How to reduce waste in the textile industry?
Textiles are an integral part of daily lives and the global economy, but their production and consumption often leave a global footprint of waste and pollution behind. A circular economy for textile can eliminate waste in the industry, which is a core sector of economies in the developing countries.
Textile has played a key role in world trade and global development all the way from the ancient silk routes to British imperialism, and the defining stages of industrialisation across the world. Currently, more than 60% of the world’s clothing is manufactured in developing countries. Leading with China (13%), Asia is one of the largest suppliers of textile, producing more than 32% of the world’s exports. With a total export value of over $400 million, East African countries like -Ethiopia, Kenya, Tanzania, and Uganda are also fast catching up in textile exports.
Production continuously moves to developing markets
The ‘flying geese model’ of development popularised by Japanese economist Kaname Akamatsu in the 1960s contends that developing countries have historically succeeded by using apparel production as their first step towards industrialisation. The experience gained in light manufacturing – namely textile, clothing, leather and footwear – allowed countries to progress towards producing more sophisticated products like electronics and electric goods. Following this, the mass production of clothing that had started in western Europe during the industrial revolution (see Figure 1), had shifted to Japan by the 1950s, to Thailand and Malaysia in the 1980s and, to China in the 1990s. With each stage of industrialisation, the leading country or leader of the pack in the representative model, moved higher up in the value chain -producing more complex and durable products, while the others sequentially followed up (see Figure 2). Given textile’s past importance, it is likely that it may remain a steppingstone to further industrialisation for other developing countries in the future.
Figure 1 and 2: The ‘flying geese model’ of technological and industrial development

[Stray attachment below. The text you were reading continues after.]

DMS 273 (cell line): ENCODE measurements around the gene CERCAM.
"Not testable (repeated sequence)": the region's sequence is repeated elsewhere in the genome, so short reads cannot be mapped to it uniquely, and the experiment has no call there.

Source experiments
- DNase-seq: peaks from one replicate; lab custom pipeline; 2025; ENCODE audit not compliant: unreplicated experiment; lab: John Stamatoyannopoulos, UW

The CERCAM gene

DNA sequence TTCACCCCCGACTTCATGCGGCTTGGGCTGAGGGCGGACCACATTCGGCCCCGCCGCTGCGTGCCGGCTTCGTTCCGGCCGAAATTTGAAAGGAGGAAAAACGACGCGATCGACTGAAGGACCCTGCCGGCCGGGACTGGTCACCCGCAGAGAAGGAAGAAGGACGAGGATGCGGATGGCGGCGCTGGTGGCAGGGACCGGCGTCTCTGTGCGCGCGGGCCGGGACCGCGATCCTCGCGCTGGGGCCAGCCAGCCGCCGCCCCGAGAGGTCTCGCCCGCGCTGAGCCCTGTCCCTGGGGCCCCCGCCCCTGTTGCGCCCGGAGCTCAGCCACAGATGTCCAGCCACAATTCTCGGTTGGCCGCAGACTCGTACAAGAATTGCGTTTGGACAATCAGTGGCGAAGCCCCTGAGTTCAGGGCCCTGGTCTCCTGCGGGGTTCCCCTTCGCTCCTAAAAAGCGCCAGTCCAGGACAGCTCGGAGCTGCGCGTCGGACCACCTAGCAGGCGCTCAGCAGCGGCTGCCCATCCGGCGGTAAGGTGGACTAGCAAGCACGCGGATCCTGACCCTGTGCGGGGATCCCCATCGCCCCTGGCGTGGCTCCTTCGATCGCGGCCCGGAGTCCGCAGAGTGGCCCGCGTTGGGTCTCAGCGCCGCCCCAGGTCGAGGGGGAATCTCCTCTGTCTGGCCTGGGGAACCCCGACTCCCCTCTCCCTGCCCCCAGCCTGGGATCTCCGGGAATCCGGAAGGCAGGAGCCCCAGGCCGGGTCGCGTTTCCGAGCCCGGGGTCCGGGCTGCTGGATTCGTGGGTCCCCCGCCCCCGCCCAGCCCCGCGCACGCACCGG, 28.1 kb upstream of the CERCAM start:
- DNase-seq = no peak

From a linear model to a circular economy
Trends in the textile industry and its usage have changed considerably since the initial years of production. The MacArthur Foundation’s recent research suggests that while clothing production has doubled in the last 15 years, clothing usage has shrunk by more than a third – denoting the increasing growth of fast fashion and textile waste in some of the developed economies. Globally, an estimated 92 million tonnes of textile waste is created each year. By 2030, we are expected to discard more than 134 million tonnes of textiles a year worldwide. In addition, it takes a lot of water to produce cotton and other textile fabrics. It is estimated that 2,700 litres of fresh water are required to make a single t-shirt. That is enough water to meet an adult human’s recommended consumption for up 2.5 years. Textile dyeing is also known to be a major source of industrial water pollution. These environmental concerns along with the growing Environmental, Social, and Governance (ESG) compliance norms for major businesses in developed countries have brought the current “take-make-dispose” linear model of textile production under severe scrutiny.
Power and propagation
As a solution, many industry experts have suggested the circular economy model as the way forward. Taking its roots from industrial ecology, this model focuses on three major activities – reduction, reuse, and recycling. Following this, many global clothing brands have adopted sustainable systems in their day-to-day business practices. Similarly, multilateral initiatives like the UN Alliance for Sustainable Fashion, the Global Alliance on Circular Economy and Resource Efficiency to name a few, have been established to collectively respond to the wastage and pollution challenges of global textile supply chains.
The circular economy approach originated in the EU (a leading proponent of ESG compliance) and is currently primarily propagated by practitioners – businesses, business consultants, policymakers, NGOs and multilateral institutions. Rigorous academic or scientific literature on circular economies and its disproportionate effect on developing countries in terms of equity and climate justice is yet to emerge for broader understanding and dissemination.